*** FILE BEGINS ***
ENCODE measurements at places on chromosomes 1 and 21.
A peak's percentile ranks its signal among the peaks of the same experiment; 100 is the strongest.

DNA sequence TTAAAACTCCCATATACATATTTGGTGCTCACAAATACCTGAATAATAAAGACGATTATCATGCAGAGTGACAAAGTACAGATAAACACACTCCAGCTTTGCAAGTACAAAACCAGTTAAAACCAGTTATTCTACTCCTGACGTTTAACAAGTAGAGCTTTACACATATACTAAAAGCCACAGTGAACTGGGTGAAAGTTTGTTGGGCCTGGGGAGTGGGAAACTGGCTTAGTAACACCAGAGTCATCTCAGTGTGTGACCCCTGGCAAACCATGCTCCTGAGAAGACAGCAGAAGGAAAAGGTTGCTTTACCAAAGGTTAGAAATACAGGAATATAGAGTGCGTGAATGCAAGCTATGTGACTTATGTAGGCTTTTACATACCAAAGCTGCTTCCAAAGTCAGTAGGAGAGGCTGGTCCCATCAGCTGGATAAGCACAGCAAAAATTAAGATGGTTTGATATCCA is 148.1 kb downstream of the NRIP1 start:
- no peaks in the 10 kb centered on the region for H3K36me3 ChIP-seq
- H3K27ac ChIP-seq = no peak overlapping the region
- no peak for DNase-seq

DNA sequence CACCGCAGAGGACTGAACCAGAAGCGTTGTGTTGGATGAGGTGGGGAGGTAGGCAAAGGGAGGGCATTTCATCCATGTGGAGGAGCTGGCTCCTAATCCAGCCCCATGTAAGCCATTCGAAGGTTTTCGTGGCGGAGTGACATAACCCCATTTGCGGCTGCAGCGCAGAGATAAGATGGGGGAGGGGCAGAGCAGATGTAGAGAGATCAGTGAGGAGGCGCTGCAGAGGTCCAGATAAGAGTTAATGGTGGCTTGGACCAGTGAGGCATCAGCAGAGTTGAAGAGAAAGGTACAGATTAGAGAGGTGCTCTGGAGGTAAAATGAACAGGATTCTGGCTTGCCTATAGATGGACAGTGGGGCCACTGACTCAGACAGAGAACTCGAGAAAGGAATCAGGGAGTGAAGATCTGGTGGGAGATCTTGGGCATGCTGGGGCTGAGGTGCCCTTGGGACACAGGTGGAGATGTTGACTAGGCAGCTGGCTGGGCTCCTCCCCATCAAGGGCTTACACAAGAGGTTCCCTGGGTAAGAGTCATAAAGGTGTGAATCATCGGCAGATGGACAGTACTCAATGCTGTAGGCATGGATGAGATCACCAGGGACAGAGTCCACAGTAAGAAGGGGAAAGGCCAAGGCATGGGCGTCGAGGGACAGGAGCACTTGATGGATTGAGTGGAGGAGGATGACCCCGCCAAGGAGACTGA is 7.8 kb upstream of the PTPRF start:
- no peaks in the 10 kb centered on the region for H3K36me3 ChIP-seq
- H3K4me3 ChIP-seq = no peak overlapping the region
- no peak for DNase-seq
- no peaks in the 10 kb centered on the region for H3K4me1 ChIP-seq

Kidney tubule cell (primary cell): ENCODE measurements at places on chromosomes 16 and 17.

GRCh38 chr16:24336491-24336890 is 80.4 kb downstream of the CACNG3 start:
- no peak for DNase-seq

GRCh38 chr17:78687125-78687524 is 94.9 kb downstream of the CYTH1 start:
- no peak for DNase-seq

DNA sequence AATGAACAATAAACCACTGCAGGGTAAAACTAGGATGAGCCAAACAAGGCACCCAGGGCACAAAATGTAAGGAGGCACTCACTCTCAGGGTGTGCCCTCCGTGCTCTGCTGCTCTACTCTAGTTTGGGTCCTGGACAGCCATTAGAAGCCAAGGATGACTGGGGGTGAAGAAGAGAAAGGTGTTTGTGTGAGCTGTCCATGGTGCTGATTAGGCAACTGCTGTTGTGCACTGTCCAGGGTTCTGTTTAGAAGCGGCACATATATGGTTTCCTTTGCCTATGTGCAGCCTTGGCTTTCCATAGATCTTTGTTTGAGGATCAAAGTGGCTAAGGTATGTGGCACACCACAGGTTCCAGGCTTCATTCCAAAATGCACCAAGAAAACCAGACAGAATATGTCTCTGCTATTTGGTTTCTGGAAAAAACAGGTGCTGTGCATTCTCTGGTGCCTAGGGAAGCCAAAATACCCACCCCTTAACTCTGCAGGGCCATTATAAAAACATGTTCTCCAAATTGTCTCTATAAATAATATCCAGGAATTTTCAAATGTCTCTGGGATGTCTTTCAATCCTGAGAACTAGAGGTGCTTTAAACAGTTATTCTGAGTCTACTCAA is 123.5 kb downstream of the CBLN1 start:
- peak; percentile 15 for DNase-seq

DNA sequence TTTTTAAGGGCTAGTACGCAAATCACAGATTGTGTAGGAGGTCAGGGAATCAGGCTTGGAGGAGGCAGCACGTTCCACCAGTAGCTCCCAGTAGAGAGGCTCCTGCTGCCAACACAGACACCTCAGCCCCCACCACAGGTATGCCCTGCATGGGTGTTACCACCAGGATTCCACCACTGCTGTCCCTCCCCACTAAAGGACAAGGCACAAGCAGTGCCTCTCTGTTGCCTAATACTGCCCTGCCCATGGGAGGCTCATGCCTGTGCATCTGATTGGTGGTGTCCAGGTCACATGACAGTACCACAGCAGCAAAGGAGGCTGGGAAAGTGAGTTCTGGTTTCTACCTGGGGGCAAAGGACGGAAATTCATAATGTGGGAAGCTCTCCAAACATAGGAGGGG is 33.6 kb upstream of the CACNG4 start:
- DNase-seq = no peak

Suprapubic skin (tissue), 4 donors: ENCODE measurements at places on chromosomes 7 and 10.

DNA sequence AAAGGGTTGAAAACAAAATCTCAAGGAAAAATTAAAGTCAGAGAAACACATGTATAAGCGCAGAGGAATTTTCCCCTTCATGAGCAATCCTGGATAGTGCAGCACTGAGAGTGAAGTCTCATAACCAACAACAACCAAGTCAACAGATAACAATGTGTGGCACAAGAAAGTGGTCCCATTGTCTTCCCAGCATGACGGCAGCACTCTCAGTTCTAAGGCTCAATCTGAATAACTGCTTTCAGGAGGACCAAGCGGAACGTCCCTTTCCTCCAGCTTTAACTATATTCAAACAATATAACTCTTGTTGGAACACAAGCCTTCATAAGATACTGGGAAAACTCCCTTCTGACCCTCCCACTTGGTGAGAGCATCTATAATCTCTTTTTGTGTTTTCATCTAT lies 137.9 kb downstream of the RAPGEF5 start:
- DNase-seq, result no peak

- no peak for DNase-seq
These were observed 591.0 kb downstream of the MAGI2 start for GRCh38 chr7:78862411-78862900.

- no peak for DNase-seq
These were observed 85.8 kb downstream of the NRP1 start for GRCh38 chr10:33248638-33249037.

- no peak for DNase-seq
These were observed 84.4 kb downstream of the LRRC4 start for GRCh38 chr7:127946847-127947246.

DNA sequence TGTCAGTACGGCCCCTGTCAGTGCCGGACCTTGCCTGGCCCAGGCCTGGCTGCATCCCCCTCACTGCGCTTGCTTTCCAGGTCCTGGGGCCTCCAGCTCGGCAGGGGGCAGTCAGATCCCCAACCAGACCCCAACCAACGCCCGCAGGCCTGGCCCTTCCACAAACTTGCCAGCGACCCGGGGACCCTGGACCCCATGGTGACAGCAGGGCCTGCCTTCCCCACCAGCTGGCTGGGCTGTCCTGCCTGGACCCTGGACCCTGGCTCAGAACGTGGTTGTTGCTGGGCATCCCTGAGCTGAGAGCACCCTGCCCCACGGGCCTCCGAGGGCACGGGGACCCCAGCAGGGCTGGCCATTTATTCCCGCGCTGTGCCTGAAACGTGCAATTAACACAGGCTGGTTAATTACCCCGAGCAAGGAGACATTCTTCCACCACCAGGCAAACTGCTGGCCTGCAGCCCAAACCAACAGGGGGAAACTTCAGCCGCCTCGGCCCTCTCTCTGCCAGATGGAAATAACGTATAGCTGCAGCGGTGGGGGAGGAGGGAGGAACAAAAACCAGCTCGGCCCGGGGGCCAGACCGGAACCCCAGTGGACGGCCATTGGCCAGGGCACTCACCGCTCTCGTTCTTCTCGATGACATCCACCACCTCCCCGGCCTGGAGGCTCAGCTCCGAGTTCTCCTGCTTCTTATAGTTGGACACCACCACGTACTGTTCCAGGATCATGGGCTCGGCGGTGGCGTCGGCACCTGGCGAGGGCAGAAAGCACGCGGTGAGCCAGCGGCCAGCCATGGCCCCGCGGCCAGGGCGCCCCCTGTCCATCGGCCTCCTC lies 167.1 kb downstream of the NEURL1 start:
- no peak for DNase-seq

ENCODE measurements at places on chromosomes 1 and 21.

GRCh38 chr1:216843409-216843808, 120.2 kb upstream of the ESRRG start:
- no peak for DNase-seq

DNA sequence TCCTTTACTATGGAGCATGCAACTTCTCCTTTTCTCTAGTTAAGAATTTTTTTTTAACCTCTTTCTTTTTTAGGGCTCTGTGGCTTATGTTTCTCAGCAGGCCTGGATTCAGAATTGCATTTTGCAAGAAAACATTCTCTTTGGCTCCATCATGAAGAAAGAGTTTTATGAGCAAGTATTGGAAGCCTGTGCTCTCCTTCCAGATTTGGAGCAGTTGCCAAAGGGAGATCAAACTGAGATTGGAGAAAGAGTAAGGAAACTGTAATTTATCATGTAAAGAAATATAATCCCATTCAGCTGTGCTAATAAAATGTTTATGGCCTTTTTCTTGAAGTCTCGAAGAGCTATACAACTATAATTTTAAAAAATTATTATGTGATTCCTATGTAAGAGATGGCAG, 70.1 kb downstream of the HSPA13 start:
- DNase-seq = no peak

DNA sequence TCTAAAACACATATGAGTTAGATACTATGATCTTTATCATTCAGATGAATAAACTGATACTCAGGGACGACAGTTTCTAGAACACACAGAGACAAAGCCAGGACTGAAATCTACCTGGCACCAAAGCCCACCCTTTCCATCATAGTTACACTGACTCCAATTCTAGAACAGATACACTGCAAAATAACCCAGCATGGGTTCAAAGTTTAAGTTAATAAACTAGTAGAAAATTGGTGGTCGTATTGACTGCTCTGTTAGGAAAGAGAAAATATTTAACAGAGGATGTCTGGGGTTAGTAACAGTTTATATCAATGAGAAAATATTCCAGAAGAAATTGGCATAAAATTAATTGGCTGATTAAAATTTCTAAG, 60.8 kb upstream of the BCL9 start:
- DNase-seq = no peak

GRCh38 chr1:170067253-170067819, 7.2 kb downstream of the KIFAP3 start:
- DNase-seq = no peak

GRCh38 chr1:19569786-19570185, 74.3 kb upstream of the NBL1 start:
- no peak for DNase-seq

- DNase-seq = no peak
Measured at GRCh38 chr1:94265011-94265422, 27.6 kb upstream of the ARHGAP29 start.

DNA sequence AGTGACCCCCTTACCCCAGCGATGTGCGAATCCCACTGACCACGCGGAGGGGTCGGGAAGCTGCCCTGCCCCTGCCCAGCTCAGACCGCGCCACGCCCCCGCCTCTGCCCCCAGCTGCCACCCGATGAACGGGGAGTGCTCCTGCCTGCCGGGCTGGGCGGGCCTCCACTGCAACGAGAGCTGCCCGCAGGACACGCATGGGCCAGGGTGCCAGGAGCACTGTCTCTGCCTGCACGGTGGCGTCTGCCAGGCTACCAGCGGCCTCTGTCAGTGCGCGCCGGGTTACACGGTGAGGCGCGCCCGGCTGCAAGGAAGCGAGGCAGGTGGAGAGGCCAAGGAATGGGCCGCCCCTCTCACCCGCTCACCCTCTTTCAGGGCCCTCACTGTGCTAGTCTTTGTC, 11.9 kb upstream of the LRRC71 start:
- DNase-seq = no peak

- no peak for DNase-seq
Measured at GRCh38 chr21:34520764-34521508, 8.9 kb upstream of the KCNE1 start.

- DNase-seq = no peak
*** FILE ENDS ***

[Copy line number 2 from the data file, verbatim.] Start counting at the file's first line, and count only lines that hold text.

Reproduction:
A peak's percentile ranks its signal among the peaks of the same experiment; 100 is the strongest.